Neonatal nurse practitioner
|healthcare, advanced practice registered nurse|
|Master's degree or Doctorate degree|
|nurse midwife, nurse anesthetist, clinical nurse specialist|
Education and board certification
Following educational preparation at the master's or doctoral level, NNPs must become board certified by an approved certification body. Board certification must be maintained by obtaining continuing nursing education credits. In the US, board certification is provided through the National Certification Corporation (awards the NNP-BC credential).
Scope of practice
NNPs primarily provide critical care to neonates in a neonatal intensive care unit. In addition, NNPs may function as a post-discharge and primary healthcare provider for post-NICU infants, provide case management for continuity of care across healthcare settings and communities, and serve as expert consultants to other units such as emergency room, pediatrics, radiology, operating room, primary pediatric/family medicine practices, prenatal services, etc.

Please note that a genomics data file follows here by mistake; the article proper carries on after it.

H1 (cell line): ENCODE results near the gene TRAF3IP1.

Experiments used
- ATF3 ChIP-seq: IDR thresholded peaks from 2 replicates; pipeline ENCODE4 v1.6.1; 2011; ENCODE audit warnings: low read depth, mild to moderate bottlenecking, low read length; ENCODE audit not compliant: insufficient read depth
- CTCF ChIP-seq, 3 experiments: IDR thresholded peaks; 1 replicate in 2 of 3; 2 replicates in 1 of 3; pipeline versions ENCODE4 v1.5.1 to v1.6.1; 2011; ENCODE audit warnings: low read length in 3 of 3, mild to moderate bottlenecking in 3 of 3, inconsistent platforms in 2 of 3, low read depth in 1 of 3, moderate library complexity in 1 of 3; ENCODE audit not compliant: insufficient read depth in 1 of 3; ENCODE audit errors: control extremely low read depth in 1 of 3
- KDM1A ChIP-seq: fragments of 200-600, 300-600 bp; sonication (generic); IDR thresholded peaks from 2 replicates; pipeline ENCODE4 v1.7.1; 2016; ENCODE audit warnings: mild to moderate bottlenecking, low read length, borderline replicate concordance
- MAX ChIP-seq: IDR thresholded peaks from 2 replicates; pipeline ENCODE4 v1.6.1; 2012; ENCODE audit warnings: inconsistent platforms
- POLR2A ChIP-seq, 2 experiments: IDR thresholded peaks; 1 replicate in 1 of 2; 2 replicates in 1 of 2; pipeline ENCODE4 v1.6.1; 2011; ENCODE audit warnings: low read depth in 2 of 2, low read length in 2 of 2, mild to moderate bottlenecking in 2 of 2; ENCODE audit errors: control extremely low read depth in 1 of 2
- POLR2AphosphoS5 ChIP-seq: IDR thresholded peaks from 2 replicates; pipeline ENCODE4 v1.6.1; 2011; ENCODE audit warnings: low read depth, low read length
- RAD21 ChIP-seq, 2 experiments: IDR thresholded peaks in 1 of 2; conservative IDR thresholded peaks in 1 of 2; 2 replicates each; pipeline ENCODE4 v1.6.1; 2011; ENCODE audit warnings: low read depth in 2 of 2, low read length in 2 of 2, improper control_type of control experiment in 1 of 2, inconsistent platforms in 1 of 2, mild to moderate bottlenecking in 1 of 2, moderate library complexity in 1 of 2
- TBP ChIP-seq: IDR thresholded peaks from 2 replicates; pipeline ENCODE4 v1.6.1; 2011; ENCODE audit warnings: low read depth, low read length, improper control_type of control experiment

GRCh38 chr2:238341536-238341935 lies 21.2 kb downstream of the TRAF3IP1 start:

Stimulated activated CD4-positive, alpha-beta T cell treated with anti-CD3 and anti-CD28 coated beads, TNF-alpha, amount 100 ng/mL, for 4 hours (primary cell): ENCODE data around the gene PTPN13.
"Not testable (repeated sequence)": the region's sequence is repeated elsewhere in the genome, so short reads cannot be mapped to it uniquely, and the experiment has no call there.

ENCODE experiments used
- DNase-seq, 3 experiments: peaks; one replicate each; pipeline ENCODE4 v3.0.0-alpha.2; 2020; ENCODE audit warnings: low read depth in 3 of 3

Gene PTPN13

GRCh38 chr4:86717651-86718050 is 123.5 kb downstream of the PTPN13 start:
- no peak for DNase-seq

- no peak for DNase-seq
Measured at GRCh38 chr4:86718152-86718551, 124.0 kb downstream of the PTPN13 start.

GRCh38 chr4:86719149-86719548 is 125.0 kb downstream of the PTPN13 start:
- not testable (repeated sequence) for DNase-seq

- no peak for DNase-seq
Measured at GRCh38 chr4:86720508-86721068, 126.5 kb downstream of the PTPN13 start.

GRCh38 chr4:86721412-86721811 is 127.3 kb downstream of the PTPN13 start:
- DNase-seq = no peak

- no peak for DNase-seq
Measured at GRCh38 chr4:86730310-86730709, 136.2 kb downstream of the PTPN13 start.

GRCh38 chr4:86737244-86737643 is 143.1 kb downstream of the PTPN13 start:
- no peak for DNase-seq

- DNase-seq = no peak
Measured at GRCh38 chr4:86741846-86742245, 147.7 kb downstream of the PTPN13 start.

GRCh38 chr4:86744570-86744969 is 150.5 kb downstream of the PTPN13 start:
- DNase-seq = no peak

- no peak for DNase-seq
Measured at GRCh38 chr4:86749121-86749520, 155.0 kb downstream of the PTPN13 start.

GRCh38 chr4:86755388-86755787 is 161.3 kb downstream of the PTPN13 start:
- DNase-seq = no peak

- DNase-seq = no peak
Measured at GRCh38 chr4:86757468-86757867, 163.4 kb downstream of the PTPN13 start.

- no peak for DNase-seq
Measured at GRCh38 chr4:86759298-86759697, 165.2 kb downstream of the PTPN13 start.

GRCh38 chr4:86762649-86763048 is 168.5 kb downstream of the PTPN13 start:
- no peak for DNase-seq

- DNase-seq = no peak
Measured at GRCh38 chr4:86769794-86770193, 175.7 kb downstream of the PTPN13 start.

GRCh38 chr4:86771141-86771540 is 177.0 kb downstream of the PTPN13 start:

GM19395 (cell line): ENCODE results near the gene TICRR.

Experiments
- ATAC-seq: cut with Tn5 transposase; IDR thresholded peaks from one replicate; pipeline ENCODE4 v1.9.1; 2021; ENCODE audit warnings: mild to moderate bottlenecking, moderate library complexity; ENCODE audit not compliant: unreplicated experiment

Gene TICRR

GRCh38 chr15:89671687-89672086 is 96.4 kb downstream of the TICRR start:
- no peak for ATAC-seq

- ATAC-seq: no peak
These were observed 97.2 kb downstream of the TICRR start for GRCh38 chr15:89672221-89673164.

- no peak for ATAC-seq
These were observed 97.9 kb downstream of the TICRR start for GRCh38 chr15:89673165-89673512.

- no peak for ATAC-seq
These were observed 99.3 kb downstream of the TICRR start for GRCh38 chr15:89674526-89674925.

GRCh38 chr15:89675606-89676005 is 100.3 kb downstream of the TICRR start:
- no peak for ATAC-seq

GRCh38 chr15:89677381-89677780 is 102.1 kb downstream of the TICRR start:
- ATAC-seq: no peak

- "Nurse Practitioner Primary Care Competencies in Specialty Areas" (PDF). US Department of Health and Human Services. Retrieved 12 January 2014.
- "Certification exams". NCC. Retrieved 12 January 2014.